A packed audience of Lithuanian college-goers have heard how De Montfort University Leicester’s (DMU) diversity helped students feel at home.
As part of its ongoing #LoveInternational campaign, the university today gave a presentation to university hopefuls in the country’s capital, Vilnius.
After a speech by Deputy Vice-Chancellor, Professor Andy Collop, two current Lithuanian students took the stage, talking about their experience after moving to the UK to study at DMU.
Julija Tiškutė, currently in her second year studying BA Fine Art and Mantas Mackevicius currently in his first year studying BA Photography and Video were asked about their experience studying overseas.
Mantas said: “When I got to Leicester I realised there are lots of cultures in one place. You get to know a lot of people and find out how they live.
“I felt welcome and at home and found it much easier than I thought to make friends. But what I enjoy most is maybe the lectures: the teachers are motivating and smart and they know about each student’s language and culture.”
The diverse and multicultural environment at DMU is often cited by the students of more than 130 different countries who study there as one of the main reasons they enjoy their experience.
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And it is this diversity which DMU is campaigning to keep and grow through it #LoveInternational campaign, which aims to keep the university a welcoming place for international study, despite political developments and the advance of Brexit negotiations.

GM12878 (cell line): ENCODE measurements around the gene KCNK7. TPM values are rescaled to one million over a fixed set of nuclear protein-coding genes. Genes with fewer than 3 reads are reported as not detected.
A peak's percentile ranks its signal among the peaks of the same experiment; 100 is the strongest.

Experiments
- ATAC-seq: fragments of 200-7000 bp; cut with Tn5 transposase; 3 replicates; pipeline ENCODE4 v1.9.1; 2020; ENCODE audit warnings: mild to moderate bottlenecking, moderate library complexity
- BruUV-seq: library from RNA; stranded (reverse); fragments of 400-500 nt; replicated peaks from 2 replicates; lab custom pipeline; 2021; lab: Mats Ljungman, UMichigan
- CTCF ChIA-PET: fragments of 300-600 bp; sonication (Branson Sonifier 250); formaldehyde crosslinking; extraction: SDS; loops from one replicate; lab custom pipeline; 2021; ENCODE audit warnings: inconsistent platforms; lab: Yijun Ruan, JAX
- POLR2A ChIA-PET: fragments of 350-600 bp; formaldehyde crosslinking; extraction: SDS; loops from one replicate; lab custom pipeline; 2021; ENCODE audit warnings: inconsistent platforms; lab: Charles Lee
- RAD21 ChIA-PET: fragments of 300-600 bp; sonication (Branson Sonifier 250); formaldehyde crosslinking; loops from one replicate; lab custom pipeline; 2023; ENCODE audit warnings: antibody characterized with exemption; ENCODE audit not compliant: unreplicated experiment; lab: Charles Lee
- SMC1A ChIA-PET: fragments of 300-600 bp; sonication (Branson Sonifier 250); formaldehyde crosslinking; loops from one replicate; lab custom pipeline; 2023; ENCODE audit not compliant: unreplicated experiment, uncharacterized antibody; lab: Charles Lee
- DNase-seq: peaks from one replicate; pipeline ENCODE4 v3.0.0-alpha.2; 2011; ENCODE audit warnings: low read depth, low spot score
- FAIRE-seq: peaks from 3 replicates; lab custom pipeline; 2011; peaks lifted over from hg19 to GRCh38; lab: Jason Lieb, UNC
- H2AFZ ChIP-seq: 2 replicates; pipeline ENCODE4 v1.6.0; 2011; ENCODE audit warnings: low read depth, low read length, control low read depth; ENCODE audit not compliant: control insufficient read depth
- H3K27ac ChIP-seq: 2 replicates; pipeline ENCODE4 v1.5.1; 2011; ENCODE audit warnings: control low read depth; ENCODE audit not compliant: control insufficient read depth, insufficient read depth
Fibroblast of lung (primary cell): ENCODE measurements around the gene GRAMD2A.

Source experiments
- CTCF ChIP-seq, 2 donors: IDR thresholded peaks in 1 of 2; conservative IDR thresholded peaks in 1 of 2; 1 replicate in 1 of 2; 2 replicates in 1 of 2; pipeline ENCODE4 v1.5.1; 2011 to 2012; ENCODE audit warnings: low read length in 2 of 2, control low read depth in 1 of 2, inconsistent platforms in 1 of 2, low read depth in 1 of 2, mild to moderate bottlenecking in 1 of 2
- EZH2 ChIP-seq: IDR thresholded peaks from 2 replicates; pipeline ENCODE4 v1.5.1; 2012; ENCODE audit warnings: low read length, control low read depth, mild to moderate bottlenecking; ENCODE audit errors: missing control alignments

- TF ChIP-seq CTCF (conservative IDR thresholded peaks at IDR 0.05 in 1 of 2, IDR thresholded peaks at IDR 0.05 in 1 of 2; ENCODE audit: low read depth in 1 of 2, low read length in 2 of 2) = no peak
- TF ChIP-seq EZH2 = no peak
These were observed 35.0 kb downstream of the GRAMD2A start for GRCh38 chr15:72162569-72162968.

The campaign has in the past year, seen visits made to Poland, Cyprus, Germany, New York, and Sweden, among others.
Professor Collop, addressing the crowded room at the Radisson Blu in Vilnius said these visits had played a big part in this year’s 40% rise in numbers of EU students choosing DMU.
He said: “The reception to these visits has been very positive. I think it’s really interesting: generally the sense has been that it’s great to have a UK university coming out and talking openly about Brexit, about politics, about the future of higher education.
“There are unanswered questions, like whether international students will continue to have access to loans. We strongly feel they should be we need to be involved in that debate and hear what students across the world think.”
He outlined to the audience some of DMU’s biggest projects, like #DMUglobal, which offers students international experiences, and the upcoming #DMUworks, which aims to offer as many students as possible work placements.
The visit has also seen the creation of a new network of Lithuanian alumni, drawing together those DMU graduates who have gone on to successful careers throughout the country, developing partnerships which will offer students international experiences and work placements.
Posted on Thursday 26th October 2017